## Intuitive Biostatistics

### Harvey Motulsky

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Designed to provide a nonmathematical introduction to biostatistics for medical and health science students, graduate students in the biological sciences, physicians, and researchers, this text explains statistical principles in non-technical language and focuses on explaining the proper scientific interpretation of statistical tests rather than on the mathematical logic of the tests themselves.
Intuitive Biostatistics covers all the topics typically found in an introductory statistics text, but with the emphasis on confidence intervals rather than P values, making it easier for students to understand both. Additionally, it introduces a broad range of topics left out of most other introductory texts but used frequently in biomedical publications, including survival curves. multiple comparisons, sensitivity and specificity of lab tests, Bayesian thinking, lod scores, and logistic, proportional hazards and nonlinear regression.
By emphasizing interpretation rather than calculation, this text provides a clear and virtually painless introduction to statistical principles for those students who will need to use statistics constantly in their work. In addition, its practical approach enables readers to understand the statistical results published in biological and medical journals.

"synopsis" may belong to another edition of this title.

Harvey Motulsky is at University of California at San Diego.

CHOOSING BETWEEN PARAMETRIC AND NONPARAMETRIC TESTS (Excerpted from Chapter 37)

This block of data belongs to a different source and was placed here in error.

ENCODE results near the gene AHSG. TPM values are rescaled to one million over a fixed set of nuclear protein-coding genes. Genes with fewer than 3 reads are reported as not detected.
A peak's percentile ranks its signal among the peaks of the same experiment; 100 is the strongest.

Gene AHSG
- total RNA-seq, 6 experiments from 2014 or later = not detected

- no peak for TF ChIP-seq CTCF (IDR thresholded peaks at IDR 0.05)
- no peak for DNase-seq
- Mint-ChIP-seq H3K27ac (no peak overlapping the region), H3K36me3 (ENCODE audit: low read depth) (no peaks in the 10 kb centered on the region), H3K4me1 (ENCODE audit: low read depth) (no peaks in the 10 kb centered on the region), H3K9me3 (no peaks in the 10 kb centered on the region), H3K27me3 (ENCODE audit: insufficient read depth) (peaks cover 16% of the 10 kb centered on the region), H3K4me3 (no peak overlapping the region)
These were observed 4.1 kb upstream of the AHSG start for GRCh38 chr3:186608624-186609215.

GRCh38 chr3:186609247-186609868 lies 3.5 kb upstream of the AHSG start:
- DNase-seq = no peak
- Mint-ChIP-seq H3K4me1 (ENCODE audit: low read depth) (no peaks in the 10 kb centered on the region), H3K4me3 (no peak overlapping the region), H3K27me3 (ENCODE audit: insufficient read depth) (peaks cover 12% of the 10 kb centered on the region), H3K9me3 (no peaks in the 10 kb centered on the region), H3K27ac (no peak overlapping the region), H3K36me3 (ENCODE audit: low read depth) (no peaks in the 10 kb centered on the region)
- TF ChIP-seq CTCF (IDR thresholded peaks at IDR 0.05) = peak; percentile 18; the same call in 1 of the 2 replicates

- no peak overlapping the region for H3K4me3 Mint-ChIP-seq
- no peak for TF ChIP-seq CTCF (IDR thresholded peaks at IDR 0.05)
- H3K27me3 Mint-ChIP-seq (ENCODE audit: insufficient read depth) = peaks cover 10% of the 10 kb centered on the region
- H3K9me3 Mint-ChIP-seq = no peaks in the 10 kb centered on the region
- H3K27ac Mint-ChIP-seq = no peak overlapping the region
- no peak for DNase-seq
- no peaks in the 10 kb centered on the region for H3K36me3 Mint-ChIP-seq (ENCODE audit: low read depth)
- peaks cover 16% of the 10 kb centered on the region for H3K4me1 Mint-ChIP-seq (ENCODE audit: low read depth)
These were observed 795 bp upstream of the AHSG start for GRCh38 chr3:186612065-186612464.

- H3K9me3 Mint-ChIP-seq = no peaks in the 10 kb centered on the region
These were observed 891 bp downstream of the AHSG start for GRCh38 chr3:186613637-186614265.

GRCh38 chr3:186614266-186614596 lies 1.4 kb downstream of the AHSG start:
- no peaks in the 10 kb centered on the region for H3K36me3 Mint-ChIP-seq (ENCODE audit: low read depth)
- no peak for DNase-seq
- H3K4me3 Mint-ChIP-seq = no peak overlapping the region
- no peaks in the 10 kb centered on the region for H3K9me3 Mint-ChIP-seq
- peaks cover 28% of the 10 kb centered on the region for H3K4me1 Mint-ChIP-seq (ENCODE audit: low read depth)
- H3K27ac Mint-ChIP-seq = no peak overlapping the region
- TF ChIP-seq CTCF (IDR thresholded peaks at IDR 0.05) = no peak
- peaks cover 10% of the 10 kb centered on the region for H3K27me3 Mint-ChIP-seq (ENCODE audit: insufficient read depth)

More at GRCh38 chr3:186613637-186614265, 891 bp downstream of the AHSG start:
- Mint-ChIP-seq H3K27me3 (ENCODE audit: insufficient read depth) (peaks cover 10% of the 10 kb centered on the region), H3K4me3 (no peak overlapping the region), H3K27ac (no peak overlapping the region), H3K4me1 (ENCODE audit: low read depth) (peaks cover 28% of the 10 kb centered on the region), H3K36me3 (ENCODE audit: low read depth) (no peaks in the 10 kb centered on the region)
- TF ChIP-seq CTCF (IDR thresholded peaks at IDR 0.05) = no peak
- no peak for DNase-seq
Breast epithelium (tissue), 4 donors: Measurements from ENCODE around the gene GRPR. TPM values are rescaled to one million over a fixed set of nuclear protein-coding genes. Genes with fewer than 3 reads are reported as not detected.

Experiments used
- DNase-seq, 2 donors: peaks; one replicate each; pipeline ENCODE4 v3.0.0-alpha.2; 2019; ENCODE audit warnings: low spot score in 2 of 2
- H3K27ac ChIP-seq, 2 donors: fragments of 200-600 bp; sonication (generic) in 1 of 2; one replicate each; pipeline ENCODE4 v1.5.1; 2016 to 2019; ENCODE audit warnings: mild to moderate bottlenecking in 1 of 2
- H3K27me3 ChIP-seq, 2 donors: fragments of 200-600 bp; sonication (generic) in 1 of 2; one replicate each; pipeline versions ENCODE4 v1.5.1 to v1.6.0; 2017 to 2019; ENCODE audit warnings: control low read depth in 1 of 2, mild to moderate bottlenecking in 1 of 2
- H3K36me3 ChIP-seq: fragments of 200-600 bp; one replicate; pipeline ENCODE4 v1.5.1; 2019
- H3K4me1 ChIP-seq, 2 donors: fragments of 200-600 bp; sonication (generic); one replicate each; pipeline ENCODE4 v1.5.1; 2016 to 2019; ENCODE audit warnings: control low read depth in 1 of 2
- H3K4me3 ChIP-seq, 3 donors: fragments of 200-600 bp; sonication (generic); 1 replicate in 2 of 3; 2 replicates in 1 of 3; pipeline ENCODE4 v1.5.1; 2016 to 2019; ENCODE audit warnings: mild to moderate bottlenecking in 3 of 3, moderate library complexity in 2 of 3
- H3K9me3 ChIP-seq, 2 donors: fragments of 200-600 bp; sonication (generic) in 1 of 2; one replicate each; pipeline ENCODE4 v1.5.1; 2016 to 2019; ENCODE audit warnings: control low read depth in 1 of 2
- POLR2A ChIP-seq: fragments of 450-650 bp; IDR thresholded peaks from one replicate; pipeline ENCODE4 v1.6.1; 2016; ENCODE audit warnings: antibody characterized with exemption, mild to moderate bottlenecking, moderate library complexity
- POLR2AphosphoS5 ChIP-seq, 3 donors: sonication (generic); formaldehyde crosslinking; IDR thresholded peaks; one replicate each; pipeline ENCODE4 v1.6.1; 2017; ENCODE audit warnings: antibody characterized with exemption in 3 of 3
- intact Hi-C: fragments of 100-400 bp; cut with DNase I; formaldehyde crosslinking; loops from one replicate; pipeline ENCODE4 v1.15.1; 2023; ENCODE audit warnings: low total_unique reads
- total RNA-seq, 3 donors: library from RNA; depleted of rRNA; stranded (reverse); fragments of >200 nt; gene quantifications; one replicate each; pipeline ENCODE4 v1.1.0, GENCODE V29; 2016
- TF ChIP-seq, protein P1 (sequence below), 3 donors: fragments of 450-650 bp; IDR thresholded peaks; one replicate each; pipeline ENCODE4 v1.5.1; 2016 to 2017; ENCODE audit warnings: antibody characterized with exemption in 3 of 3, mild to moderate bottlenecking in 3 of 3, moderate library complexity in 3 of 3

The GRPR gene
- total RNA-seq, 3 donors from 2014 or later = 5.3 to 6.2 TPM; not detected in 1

Choosing the right test to compare measurements is a bit tricky, as you must choose between two families of tests: parametric and nonparametric. Many -statistical tests are based upon the assumption that the data are sampled from a Gaussian distribution. These tests are referred to as parametric tests. Commonly used parametric tests are listed in the first column of the table and include the t test and analysis of variance.

Tests that do not make assumptions about the population distribution are referred to as nonparametric- tests. You've already learned a bit about nonparametric tests in previous chapters. All commonly used nonparametric tests rank the outcome variable from low to high and then analyze the ranks. These tests are listed in the second column of the table and include the Wilcoxon, Mann-Whitney test, and Kruskal-Wallis tests. These tests are also called distribution-free tests.

THE EASY CASES

Choosing between parametric and nonparametric tests is sometimes easy. You should definitely choose a parametric test if you are sure that your data are sampled from a population that follows a Gaussian distribution (at least approximately). You should definitely select a nonparametric test in three situations:

1. The outcome is a rank or a score and the population is clearly not Gaussian. Examples include class ranking of students, the Apgar score for the health of newborn babies (measured on a scale of 0 to IO and where all scores are integers), the visual analogue score for pain (measured on a continuous scale where 0 is no pain and 10 is unbearable pain), and the star scale commonly used by movie and restaurant critics (* is OK, ***** is fantastic).

2. Some values are "off the scale," that is, too high or too low to measure. Even if the population is Gaussian, it is impossible to analyze such data with a parametric test since you don't know all of the values. Using a nonparametric test wi! th these data is simple. Assign values too low to measure an arbitrary very low value and assign values too high to measure an arbitrary very high value. Then perform a nonparametric test. Since the nonparametric test only knows about the relative ranks of the values, it won't matter that you didn't know all the values exactly.